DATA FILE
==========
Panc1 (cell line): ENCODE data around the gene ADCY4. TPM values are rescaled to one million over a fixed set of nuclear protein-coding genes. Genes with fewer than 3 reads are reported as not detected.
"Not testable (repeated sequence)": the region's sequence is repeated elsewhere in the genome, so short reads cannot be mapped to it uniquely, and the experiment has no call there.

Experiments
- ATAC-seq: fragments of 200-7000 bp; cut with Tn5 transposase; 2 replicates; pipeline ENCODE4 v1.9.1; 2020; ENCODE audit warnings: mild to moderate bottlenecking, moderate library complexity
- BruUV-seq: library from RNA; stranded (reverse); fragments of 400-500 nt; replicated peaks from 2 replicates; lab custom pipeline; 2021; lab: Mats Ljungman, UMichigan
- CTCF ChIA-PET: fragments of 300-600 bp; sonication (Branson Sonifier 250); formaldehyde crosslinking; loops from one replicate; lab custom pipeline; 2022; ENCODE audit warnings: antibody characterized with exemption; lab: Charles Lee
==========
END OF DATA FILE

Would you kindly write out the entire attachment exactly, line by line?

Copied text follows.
Panc1 (cell line): ENCODE data around the gene ADCY4. TPM values are rescaled to one million over a fixed set of nuclear protein-coding genes. Genes with fewer than 3 reads are reported as not detected.
"Not testable (repeated sequence)": the region's sequence is repeated elsewhere in the genome, so short reads cannot be mapped to it uniquely, and the experiment has no call there.

Experiments
- ATAC-seq: fragments of 200-7000 bp; cut with Tn5 transposase; 2 replicates; pipeline ENCODE4 v1.9.1; 2020; ENCODE audit warnings: mild to moderate bottlenecking, moderate library complexity
- BruUV-seq: library from RNA; stranded (reverse); fragments of 400-500 nt; replicated peaks from 2 replicates; lab custom pipeline; 2021; lab: Mats Ljungman, UMichigan
- CTCF ChIA-PET: fragments of 300-600 bp; sonication (Branson Sonifier 250); formaldehyde crosslinking; loops from one replicate; lab custom pipeline; 2022; ENCODE audit warnings: antibody characterized with exemption; lab: Charles Lee